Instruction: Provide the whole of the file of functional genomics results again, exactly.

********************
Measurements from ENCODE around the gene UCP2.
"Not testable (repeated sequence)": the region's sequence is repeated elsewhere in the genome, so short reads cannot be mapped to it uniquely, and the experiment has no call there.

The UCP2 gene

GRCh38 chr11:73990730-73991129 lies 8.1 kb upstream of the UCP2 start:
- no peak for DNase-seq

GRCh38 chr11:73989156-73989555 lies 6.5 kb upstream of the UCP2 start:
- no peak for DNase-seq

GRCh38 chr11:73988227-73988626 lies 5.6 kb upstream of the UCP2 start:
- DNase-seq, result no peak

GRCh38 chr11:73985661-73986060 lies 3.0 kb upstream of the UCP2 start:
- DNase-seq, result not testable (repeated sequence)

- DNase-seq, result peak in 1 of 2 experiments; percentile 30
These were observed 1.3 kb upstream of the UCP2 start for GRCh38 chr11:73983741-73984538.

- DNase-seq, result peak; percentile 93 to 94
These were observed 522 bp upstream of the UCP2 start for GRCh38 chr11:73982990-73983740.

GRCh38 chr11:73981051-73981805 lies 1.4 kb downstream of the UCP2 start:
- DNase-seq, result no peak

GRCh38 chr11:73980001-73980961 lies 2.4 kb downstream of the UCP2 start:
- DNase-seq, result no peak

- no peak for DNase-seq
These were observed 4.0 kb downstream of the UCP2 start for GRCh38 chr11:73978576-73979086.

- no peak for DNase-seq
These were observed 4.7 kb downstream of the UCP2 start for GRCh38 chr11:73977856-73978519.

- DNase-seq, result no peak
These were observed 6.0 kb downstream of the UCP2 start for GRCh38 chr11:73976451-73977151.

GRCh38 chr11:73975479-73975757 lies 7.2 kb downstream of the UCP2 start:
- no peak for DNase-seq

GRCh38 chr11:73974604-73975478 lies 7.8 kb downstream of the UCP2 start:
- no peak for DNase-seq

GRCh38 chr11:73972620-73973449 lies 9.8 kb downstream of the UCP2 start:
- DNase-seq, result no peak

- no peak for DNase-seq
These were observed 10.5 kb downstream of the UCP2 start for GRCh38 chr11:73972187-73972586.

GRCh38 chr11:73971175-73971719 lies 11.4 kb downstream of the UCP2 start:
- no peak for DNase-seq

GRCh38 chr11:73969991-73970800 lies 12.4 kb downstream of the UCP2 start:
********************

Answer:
Measurements from ENCODE around the gene UCP2.
"Not testable (repeated sequence)": the region's sequence is repeated elsewhere in the genome, so short reads cannot be mapped to it uniquely, and the experiment has no call there.

The UCP2 gene

GRCh38 chr11:73990730-73991129 lies 8.1 kb upstream of the UCP2 start:
- no peak for DNase-seq

GRCh38 chr11:73989156-73989555 lies 6.5 kb upstream of the UCP2 start:
- no peak for DNase-seq

GRCh38 chr11:73988227-73988626 lies 5.6 kb upstream of the UCP2 start:
- DNase-seq, result no peak

GRCh38 chr11:73985661-73986060 lies 3.0 kb upstream of the UCP2 start:
- DNase-seq, result not testable (repeated sequence)

- DNase-seq, result peak in 1 of 2 experiments; percentile 30
These were observed 1.3 kb upstream of the UCP2 start for GRCh38 chr11:73983741-73984538.

- DNase-seq, result peak; percentile 93 to 94
These were observed 522 bp upstream of the UCP2 start for GRCh38 chr11:73982990-73983740.

GRCh38 chr11:73981051-73981805 lies 1.4 kb downstream of the UCP2 start:
- DNase-seq, result no peak

GRCh38 chr11:73980001-73980961 lies 2.4 kb downstream of the UCP2 start:
- DNase-seq, result no peak

- no peak for DNase-seq
These were observed 4.0 kb downstream of the UCP2 start for GRCh38 chr11:73978576-73979086.

- no peak for DNase-seq
These were observed 4.7 kb downstream of the UCP2 start for GRCh38 chr11:73977856-73978519.

- DNase-seq, result no peak
These were observed 6.0 kb downstream of the UCP2 start for GRCh38 chr11:73976451-73977151.

GRCh38 chr11:73975479-73975757 lies 7.2 kb downstream of the UCP2 start:
- no peak for DNase-seq

GRCh38 chr11:73974604-73975478 lies 7.8 kb downstream of the UCP2 start:
- no peak for DNase-seq

GRCh38 chr11:73972620-73973449 lies 9.8 kb downstream of the UCP2 start:
- DNase-seq, result no peak

- no peak for DNase-seq
These were observed 10.5 kb downstream of the UCP2 start for GRCh38 chr11:73972187-73972586.

GRCh38 chr11:73971175-73971719 lies 11.4 kb downstream of the UCP2 start:
- no peak for DNase-seq

GRCh38 chr11:73969991-73970800 lies 12.4 kb downstream of the UCP2 start: